Let there be wine, food, music, and ravishing summer landscapes from Alpine meadows to Riviera beaches.
And then there is Carole Lombard, ravishing, sexy, happy, and glorious in her gowns.
The party is in a ravishing house with a blue tiled pool and slim, tall, swaying palms.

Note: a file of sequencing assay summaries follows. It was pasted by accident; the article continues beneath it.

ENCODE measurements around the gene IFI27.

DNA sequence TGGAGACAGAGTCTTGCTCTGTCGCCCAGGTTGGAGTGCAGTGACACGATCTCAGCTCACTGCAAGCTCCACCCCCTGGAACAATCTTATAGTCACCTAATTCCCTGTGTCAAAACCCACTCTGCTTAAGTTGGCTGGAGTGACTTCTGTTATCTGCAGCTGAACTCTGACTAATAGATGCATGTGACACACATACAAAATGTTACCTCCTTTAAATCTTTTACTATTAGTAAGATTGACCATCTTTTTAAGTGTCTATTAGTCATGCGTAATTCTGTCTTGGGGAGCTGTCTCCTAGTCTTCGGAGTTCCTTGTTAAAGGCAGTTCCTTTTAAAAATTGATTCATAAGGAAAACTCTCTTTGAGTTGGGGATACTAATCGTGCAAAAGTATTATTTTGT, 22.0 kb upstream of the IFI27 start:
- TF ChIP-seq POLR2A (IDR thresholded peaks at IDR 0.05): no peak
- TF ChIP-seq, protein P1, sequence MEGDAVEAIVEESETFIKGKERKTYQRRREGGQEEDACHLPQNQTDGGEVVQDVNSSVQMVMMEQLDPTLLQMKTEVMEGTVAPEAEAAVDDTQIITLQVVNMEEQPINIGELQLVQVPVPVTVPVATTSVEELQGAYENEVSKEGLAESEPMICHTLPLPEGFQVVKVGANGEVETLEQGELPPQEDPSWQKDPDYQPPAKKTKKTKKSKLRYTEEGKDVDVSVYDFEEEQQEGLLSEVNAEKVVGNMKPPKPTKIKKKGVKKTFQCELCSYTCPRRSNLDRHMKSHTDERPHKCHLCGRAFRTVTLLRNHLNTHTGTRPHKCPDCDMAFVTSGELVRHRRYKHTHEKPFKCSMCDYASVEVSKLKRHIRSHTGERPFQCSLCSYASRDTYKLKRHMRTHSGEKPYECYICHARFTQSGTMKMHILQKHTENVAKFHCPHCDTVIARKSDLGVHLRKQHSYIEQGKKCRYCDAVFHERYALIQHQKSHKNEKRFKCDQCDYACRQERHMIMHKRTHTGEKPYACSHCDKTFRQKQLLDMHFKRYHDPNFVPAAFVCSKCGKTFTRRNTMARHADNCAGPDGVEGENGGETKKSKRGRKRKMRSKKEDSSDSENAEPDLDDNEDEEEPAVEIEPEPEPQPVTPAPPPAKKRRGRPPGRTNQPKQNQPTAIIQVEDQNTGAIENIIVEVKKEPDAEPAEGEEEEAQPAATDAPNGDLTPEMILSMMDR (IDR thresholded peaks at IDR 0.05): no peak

c.1300, "to seize (someone) by violence, carry (a person, especially a woman) away," from Old French raviss-, present participle stem of ravir "to seize, take away hastily," from Vulgar Latin *rapire, from Latin rapere "to seize and carry off, carry away suddenly, hurry away" (see rapid). Meaning "to commit rape upon" is recorded from mid-15c. Related: Ravished; ravishing.